10 Seriously Useful Ways to Say ‘Sounds Good’ in Spanish

Just as there are many ways to greet someone in Spanish depending on the country, region and even city that you’re in, you’ll also encounter a variety of phrases to express agreement!

Although there ARE more “standard” ways to agree with someone (I’m looking at you, ‘suena bien’), you might be surprised by some of the creative expressions used in countries like Mexico or Colombia.

Some are simply variations of common phrases, while others are nothing short of baffling! Either way, don´t despair, because there’s sure to be something on this list to get you out of every agreement-related pickle!

1 Me suena bien / suena bien – sounds good to me / sounds good

This one’s a no brainer! ‘Suena bien’ is the literal translation of ‘sounds good’, so you can be 100% confident that you´re using it correctly (breathe sigh of relief!).

‘Me suena bien’ is the longer version, meaning ‘it sounds good to me’, and you’ll hear both variations regardless of the situation!

Gabriel – Oye, ¿vamos al cine después de comer?

Antonio – ¡Suena bien! Vamos.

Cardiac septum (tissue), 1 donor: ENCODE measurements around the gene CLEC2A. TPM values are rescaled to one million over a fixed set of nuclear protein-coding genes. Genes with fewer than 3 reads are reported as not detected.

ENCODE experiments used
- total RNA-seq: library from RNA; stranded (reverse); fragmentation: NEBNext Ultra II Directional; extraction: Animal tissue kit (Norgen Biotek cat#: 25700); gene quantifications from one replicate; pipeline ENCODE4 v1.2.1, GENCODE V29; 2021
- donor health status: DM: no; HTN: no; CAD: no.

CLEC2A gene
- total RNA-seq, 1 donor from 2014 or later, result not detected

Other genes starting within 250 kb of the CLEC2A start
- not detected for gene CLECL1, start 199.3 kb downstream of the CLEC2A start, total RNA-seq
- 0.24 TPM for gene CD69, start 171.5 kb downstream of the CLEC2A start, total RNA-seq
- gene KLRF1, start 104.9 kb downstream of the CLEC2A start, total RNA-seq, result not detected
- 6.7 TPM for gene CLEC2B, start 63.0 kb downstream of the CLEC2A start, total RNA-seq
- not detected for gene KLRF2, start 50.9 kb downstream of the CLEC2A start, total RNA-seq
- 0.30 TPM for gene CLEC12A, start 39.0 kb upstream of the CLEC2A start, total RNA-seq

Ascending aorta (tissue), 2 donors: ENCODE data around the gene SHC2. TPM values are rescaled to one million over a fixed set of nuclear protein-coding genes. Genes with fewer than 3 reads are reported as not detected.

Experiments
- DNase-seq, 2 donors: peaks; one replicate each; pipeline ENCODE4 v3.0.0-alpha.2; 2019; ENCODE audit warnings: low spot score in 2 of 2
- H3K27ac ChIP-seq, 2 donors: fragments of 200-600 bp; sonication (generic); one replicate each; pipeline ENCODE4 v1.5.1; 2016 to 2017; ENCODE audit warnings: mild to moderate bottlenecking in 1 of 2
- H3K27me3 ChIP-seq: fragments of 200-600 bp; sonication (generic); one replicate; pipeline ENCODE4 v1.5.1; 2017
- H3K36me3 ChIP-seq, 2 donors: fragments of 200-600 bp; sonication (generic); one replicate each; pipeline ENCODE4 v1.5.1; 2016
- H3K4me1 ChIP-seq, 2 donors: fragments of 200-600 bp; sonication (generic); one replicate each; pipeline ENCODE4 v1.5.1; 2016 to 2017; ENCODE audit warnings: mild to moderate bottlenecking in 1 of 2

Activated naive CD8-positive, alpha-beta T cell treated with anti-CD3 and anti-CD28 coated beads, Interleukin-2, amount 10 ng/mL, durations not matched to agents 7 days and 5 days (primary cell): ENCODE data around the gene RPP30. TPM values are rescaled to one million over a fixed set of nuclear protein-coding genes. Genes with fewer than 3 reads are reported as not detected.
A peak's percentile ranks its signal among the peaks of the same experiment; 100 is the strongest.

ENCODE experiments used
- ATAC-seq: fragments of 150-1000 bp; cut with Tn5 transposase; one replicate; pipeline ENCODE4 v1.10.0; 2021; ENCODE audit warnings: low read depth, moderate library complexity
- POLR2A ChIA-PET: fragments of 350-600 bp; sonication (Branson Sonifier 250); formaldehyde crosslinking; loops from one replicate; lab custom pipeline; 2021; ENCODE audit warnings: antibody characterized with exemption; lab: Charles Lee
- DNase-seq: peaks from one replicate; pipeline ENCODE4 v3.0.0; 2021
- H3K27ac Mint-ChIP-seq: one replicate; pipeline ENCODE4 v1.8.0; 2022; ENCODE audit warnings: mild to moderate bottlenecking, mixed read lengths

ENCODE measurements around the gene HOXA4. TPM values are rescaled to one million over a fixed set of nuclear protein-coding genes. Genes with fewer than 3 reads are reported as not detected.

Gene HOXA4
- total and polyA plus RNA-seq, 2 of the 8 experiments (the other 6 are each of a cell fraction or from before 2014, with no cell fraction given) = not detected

Gabriel – Hey, wanna go to the movies after lunch?

Antonio – Sounds good! Let’s do it.

2 De acuerdo – agreed

This should be your go-to phrase when expressing agreement!

We can liken it to the English word ‘agreed’, and even though it’s a shortened version of ‘estoy de acuerdo’ (meaning ‘I agree’), it’s no less formal … so you can use it in pretty much any situation!

You’ll also hear this phrase in the form of a question: ‘¿de acuerdo?’ (‘agreed?’).

Durante una junta de negocios

Pablo – Entonces, ¿coincidimos que la mejor vía de acción es una estrategia de posicionamiento para el próximo trimestre?

Mariana – Sí, de acuerdo.

During a business meeting

Paul – Ok, so we agree that the best course of action for the following trimester is a brand positioning strategy?

Mariana – Yes, agreed.

Haciendo planes con un amigo

Valeria – ¿Te parece si compartimos un Uber después de la fiesta?

Karla – De acuerdo. Si quieres puedes pasar la noche en mi casa.

Making plans with a friend

Valeria – Are you up for sharing an Uber after the party?

Karla – Agreed. You could spend the night at mine too if you want.

Poniéndose de acuerdo (mientras estás echando el chisme)